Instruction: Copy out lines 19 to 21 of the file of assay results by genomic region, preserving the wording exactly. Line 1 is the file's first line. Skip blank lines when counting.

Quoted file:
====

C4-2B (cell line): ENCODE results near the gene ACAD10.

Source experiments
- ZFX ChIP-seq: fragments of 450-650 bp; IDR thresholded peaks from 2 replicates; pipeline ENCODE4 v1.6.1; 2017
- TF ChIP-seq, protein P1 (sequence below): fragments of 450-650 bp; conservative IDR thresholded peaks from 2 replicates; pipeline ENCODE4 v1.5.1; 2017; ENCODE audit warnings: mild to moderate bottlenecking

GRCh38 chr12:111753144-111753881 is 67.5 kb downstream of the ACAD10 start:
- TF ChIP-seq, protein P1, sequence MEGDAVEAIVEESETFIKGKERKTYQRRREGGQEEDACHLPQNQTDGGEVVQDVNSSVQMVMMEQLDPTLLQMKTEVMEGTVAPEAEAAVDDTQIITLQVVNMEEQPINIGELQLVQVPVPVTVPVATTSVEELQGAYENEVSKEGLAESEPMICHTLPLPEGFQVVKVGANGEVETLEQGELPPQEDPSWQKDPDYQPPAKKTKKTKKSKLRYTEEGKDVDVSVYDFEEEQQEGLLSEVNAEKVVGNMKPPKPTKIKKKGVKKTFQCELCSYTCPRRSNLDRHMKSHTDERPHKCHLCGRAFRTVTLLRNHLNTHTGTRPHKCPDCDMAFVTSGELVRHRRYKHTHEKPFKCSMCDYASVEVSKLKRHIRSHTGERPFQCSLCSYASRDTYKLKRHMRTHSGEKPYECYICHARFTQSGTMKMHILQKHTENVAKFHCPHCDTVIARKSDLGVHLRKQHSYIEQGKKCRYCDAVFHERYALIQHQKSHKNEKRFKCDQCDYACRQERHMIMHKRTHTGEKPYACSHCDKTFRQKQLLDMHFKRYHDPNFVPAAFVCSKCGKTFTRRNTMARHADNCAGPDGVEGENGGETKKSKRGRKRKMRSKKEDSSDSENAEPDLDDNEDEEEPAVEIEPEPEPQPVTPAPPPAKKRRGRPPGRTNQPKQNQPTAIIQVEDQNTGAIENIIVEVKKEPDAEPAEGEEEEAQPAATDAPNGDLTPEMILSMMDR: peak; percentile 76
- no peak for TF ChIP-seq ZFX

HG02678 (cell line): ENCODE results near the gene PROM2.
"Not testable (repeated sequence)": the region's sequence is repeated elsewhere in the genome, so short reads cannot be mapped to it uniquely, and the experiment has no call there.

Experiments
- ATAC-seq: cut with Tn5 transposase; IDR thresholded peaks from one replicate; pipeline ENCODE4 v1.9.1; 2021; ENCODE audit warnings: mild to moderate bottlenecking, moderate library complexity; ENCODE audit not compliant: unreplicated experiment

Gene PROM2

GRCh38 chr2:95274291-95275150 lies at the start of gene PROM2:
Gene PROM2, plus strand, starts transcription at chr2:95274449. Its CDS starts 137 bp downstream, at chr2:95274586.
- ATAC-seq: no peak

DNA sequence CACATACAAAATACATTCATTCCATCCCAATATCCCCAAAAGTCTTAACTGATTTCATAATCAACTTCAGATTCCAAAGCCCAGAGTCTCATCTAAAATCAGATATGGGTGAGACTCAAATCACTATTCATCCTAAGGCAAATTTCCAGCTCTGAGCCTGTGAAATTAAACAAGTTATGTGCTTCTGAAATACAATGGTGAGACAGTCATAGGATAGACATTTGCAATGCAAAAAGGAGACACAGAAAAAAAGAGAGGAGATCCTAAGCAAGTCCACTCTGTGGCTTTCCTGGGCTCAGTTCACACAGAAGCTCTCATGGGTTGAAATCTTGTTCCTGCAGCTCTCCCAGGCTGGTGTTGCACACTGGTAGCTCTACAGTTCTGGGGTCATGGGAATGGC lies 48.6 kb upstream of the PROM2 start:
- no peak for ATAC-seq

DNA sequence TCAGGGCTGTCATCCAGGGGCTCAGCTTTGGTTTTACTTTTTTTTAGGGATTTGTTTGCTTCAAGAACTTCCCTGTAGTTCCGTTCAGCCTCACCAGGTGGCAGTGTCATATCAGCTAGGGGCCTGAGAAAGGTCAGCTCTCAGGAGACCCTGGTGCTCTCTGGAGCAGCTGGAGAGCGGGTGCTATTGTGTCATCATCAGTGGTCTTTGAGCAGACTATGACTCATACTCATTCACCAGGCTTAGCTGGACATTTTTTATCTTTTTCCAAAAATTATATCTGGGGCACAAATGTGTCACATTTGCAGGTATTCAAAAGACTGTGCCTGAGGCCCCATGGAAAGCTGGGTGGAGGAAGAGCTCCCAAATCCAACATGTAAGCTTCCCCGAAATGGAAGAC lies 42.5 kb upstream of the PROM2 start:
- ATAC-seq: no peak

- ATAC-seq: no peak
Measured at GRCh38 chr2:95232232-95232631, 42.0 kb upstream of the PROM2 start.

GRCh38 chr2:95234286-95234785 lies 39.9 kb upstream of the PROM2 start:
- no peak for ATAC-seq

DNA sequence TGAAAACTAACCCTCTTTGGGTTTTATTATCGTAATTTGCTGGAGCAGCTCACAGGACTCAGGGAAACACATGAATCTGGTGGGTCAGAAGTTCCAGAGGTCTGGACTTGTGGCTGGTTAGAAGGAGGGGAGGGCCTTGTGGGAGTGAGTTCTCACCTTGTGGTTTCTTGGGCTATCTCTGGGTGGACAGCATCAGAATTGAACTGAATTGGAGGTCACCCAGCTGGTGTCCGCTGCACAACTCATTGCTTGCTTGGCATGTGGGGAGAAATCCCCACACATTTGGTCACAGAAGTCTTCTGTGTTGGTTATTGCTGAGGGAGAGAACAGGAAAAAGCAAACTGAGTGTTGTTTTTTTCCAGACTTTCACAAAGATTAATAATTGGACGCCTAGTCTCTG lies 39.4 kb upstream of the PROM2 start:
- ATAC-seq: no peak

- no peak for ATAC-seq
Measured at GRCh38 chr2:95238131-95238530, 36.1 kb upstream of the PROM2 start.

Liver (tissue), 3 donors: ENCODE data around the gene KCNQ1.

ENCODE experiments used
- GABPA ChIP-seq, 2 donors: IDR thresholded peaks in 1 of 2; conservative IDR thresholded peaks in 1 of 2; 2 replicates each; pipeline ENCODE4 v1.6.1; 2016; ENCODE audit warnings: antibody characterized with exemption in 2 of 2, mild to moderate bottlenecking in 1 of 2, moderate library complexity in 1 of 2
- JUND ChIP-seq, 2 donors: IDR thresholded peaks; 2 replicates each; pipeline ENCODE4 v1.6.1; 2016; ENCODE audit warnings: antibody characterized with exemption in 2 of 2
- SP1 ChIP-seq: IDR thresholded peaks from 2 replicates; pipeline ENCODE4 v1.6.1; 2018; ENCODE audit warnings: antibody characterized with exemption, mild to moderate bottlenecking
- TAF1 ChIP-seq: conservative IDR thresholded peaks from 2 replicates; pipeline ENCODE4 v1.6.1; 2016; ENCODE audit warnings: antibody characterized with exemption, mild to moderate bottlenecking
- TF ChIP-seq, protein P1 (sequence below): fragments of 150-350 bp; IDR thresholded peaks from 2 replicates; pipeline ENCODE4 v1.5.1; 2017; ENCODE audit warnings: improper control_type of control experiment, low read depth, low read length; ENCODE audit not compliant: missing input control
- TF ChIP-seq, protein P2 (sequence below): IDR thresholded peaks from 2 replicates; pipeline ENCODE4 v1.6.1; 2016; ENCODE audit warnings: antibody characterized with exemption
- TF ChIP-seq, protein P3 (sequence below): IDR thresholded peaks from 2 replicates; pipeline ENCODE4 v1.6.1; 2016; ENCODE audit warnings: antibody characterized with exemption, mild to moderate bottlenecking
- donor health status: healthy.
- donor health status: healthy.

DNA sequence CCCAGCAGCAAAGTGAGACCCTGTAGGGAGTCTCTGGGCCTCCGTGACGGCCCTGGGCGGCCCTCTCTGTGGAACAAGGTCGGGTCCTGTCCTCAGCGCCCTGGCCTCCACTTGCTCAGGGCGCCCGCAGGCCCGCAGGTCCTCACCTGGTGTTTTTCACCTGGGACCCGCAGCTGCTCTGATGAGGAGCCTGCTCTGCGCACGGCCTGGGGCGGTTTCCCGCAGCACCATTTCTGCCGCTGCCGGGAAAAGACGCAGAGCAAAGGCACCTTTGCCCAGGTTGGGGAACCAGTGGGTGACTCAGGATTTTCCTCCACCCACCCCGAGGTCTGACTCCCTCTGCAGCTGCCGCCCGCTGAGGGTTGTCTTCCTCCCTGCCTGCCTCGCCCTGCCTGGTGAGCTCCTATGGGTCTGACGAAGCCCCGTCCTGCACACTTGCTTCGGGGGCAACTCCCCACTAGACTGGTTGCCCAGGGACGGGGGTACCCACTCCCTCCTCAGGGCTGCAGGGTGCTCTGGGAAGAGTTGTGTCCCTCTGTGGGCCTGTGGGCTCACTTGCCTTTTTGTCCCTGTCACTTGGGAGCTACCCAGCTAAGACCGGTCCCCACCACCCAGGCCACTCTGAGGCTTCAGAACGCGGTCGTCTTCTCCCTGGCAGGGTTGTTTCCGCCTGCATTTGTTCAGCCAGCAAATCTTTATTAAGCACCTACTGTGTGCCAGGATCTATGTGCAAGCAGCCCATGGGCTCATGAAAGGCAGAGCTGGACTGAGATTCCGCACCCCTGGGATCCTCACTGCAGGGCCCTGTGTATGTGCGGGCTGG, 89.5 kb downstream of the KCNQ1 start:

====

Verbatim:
- ATAC-seq: no peak

- ATAC-seq: no peak
Measured at GRCh38 chr2:95232232-95232631, 42.0 kb upstream of the PROM2 start.